Wednesday, November 2, 2011
Not everyone has the luxury of kicking back every evening to read. I realize that. It was always a chore for me when I was working long hours: all I wanted to do was fix a little dinner and relax with a book. I owned the house my grandparents left me, and it was, frankly, a fixer-upper. It took a lot of fixing and maintenance. There was a big yard with a huge lawn that always seemed to need mowing, the garden needed weeding, the flowers needed watering and pretty soon I found I was a slave to the house.
I was overwhelmed by working and then coming home to do something for the house-not something to improve the quality of my life, mind you, but something the house demanded. While I was grateful to own my own home, I was growing resentful that it took away so much of my time.
It was an Epiphany when I discovered that it was more important to take care of me than the house.
I became run down and was sick more often. I'd take a daily shower but only wash my hair every other day because it took 30 minutes to condition and dry it, so I'd pin it up to be presentable so I could use the 30 minutes to garden. Or do laundry, mow the grass, prune bushes, dead head flowers, repair whatever needed it. I realized I was just doing these things to keep up with the neighbors expectations. So I stopped. The vegetables got a little too big and the weeds got a little taller, and the dishes piled up in the sink some nights, but I was tired of waging of doing battle.
Learning to prioritize wasn't easy. The house and job still made demands and deserved their respective attention...but I carved out my time because I deserved a little attention, too.
I began to schedule a couple of hours every night to just relax, read and study. I made it into a ritual: after dinner I did what absolutely had to be done in the line of 'house work', then I got out the books I wanted to read, a writing tablet, a cup of Earl Grey tea, and went to the living room and lit a candle-a cast a circle. This was now sacred space and time, and nothing was permitted to intrude. I read, I took notes and reflected on what I was reading, drank a couple cups of tea and snuggled with my cat. It became a magickal time out of time and I looked forward to it every night. I became calmer and more sane because I was feeding my soul.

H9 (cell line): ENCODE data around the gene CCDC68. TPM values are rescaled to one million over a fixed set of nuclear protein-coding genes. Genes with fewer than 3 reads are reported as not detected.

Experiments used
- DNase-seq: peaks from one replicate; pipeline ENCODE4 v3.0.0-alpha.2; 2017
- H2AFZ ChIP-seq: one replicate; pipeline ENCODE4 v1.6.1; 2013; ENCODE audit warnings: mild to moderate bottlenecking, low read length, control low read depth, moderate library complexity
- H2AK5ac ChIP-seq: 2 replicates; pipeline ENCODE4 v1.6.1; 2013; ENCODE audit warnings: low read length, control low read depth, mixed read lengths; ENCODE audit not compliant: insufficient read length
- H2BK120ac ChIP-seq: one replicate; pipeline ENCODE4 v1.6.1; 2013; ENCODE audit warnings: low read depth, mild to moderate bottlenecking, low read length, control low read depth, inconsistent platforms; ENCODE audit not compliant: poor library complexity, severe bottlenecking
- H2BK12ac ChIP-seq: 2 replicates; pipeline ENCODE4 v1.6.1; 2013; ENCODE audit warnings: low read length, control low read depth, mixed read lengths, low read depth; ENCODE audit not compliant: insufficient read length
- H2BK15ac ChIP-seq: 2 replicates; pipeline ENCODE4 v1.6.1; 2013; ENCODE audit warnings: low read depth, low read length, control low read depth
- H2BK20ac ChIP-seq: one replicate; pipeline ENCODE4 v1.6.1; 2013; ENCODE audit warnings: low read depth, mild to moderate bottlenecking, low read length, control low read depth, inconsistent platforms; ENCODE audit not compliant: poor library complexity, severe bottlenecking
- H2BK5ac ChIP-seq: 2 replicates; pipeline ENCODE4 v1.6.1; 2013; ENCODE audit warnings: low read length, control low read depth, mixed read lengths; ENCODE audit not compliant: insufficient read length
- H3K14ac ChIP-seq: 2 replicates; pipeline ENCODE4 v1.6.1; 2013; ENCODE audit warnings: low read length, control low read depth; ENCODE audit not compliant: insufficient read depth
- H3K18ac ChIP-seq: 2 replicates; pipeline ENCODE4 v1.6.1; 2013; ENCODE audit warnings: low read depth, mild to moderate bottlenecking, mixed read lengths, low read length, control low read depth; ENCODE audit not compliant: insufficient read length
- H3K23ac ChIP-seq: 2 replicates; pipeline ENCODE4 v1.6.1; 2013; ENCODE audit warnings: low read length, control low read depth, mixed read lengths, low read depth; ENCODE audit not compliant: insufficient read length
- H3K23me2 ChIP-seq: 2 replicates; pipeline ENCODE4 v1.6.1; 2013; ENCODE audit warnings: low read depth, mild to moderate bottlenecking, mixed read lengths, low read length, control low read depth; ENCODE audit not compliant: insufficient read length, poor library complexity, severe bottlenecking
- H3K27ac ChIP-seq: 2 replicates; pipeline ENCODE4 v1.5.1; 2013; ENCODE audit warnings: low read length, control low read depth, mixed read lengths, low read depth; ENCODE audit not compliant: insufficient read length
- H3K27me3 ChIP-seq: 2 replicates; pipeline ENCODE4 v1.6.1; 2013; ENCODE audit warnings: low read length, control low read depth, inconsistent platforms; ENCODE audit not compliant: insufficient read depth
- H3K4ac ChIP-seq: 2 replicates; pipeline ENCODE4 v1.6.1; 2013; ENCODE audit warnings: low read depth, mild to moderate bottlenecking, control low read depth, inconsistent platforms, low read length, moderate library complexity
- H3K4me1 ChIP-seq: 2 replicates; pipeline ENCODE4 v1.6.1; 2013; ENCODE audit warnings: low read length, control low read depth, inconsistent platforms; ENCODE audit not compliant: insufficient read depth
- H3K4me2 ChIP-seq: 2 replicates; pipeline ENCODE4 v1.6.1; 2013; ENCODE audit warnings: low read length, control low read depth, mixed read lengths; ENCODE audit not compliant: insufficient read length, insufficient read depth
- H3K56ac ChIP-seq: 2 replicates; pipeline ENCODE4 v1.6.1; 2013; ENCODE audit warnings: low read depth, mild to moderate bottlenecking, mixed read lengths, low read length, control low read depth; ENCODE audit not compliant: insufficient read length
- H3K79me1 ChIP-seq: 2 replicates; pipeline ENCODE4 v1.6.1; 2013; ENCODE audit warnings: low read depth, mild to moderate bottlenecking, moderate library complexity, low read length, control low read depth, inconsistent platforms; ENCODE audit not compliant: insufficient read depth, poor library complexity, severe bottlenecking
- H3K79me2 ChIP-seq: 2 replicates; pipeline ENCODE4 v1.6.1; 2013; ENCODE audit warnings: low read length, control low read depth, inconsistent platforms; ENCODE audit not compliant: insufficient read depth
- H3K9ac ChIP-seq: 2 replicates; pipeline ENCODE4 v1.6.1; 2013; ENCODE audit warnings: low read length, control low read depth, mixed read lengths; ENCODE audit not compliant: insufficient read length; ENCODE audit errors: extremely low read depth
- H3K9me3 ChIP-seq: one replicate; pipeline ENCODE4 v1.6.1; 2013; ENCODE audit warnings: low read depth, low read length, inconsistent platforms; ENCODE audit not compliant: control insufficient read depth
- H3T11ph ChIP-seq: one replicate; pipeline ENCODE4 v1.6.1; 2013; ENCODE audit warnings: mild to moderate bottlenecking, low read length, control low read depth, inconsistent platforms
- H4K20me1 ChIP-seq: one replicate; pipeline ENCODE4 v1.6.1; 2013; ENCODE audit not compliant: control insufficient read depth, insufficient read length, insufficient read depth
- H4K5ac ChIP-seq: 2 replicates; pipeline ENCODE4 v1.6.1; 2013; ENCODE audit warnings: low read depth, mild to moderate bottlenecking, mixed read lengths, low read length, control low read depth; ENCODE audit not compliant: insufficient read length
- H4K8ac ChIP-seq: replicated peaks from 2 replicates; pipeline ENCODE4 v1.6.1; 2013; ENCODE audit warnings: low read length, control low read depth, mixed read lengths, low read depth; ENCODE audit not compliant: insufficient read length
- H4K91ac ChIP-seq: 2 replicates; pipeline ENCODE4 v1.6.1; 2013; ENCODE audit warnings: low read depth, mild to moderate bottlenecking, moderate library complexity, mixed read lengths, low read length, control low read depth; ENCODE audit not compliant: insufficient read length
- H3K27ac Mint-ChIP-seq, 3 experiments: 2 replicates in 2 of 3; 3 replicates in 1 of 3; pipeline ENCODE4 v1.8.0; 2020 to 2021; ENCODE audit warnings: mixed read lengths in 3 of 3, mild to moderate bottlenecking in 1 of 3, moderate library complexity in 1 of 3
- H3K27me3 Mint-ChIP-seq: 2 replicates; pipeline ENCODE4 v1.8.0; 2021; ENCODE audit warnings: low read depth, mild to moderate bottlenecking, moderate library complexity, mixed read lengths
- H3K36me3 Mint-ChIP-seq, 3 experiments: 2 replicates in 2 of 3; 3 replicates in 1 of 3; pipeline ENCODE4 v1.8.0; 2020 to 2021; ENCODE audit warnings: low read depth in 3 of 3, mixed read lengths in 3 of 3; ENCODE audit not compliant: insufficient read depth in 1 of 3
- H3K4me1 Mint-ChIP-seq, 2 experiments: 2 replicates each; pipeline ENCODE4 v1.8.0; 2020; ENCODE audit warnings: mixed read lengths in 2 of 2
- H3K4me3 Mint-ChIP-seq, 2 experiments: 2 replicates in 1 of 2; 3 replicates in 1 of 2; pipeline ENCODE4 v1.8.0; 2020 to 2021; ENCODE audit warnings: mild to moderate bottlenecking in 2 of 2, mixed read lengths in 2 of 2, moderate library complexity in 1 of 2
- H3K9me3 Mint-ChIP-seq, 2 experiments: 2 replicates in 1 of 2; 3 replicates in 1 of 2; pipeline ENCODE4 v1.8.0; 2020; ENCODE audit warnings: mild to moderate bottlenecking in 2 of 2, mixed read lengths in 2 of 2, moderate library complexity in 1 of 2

Now this is what deep Autumn is for me: a time of regeneration. What always felt like a fallow time of the year is now rich and productive. Over the last few days I've thought about what I wanted to do to improve myself, my life and my world, I've thought about how I can be of better service to others- and then I went to my bookshelves and made a list of books. Some I need to re-read in more depth so I can see them with new eyes; others I will read for the first time. My evenings to delve into this world of discovery are delineated by sacred space. I have found candles that burn for approximately two hours, and I have a lovely incense to help set the mood.
Within in that time I will become lost in the pages of a book or two...but I will find myself in the dark and quiet of deep Autumn's dying down. Life begins with a spark in the darkness, a desire to become, to form, to change...to be.